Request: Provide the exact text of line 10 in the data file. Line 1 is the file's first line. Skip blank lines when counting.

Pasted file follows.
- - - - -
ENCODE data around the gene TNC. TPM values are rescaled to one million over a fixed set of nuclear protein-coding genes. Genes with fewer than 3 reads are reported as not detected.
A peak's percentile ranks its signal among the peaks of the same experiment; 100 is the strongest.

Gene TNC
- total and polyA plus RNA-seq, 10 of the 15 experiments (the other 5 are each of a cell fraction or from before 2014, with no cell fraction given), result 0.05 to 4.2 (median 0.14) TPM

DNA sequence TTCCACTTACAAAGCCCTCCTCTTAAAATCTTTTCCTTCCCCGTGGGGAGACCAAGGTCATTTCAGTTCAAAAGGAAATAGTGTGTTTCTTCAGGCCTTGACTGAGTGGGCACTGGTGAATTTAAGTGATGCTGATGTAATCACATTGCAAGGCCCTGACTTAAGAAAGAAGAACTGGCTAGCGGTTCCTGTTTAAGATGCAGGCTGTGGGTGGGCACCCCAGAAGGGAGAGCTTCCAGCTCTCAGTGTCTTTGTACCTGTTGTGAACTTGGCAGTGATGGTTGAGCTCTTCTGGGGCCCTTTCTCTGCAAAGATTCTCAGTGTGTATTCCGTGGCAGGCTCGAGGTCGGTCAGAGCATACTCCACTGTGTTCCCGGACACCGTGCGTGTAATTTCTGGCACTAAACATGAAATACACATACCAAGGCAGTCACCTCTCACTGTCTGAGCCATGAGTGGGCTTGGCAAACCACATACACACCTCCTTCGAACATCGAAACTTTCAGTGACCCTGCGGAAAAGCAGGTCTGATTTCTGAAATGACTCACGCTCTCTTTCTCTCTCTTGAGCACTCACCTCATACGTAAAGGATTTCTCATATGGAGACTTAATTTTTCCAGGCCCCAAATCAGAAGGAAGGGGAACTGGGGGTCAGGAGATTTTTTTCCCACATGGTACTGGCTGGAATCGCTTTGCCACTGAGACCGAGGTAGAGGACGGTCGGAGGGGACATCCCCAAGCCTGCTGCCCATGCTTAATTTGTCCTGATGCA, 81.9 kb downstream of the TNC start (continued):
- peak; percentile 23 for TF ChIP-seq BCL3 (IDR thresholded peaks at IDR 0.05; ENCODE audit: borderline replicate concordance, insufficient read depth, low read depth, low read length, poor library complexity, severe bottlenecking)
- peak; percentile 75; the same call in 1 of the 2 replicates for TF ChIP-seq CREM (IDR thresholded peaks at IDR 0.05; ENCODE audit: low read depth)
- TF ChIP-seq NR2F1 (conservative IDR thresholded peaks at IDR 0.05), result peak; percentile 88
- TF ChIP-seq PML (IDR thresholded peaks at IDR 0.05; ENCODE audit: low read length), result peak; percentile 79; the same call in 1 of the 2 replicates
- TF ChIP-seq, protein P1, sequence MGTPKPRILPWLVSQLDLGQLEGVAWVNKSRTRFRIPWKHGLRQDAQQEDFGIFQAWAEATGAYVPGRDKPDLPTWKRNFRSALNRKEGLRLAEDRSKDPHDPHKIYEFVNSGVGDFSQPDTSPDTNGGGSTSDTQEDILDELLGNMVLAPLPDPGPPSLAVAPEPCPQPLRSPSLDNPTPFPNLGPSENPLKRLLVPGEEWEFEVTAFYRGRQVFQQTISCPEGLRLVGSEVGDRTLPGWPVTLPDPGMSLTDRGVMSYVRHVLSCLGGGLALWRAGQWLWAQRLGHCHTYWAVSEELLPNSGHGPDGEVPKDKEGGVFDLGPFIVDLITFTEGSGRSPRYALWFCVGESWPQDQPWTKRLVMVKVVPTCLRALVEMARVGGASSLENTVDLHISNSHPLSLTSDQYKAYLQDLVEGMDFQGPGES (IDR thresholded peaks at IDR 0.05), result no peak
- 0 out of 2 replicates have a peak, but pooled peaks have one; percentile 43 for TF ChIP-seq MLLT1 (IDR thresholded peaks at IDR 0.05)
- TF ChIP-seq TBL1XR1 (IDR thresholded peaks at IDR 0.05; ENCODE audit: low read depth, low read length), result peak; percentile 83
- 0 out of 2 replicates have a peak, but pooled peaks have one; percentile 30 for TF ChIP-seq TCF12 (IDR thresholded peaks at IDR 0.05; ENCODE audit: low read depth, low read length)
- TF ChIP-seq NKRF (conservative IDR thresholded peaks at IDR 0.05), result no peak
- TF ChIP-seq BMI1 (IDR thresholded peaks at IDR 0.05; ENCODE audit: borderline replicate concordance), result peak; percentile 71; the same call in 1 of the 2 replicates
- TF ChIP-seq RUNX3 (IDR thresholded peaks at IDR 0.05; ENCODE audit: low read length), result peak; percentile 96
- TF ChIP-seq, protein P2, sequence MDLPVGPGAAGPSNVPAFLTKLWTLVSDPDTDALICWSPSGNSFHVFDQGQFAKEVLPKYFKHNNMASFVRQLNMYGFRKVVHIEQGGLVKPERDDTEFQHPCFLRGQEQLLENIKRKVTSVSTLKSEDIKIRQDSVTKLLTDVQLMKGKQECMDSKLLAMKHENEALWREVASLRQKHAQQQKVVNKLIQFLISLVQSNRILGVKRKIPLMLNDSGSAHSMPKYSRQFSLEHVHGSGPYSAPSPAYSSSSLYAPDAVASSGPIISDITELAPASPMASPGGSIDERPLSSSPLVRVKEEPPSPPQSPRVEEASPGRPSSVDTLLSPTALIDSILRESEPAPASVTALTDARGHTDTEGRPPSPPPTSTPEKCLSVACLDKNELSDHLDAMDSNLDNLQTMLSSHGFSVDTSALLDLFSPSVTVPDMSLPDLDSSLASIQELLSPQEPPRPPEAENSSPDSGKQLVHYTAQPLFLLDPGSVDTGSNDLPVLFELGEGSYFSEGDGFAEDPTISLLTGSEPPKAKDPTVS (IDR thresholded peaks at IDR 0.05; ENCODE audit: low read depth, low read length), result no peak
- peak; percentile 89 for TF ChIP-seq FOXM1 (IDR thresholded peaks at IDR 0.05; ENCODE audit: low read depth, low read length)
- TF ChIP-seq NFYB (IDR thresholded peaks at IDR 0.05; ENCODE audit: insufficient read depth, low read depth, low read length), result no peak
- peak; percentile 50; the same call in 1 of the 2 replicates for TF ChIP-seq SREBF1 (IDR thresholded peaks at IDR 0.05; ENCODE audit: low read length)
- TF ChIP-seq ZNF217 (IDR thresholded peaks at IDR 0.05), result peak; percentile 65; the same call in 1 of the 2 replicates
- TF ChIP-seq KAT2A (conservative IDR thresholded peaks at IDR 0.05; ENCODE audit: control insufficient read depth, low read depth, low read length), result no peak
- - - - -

- TF ChIP-seq, protein P1, sequence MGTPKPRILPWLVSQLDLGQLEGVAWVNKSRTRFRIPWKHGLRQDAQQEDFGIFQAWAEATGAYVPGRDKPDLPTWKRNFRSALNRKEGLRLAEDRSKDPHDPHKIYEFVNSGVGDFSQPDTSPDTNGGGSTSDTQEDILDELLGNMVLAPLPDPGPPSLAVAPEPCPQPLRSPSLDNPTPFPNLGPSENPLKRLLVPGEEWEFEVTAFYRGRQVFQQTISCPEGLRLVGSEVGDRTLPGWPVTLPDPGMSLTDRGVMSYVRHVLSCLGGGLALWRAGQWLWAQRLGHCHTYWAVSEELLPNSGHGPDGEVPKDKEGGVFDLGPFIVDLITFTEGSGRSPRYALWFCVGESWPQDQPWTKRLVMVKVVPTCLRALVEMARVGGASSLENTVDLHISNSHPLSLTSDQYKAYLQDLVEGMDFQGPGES (IDR thresholded peaks at IDR 0.05), result no peak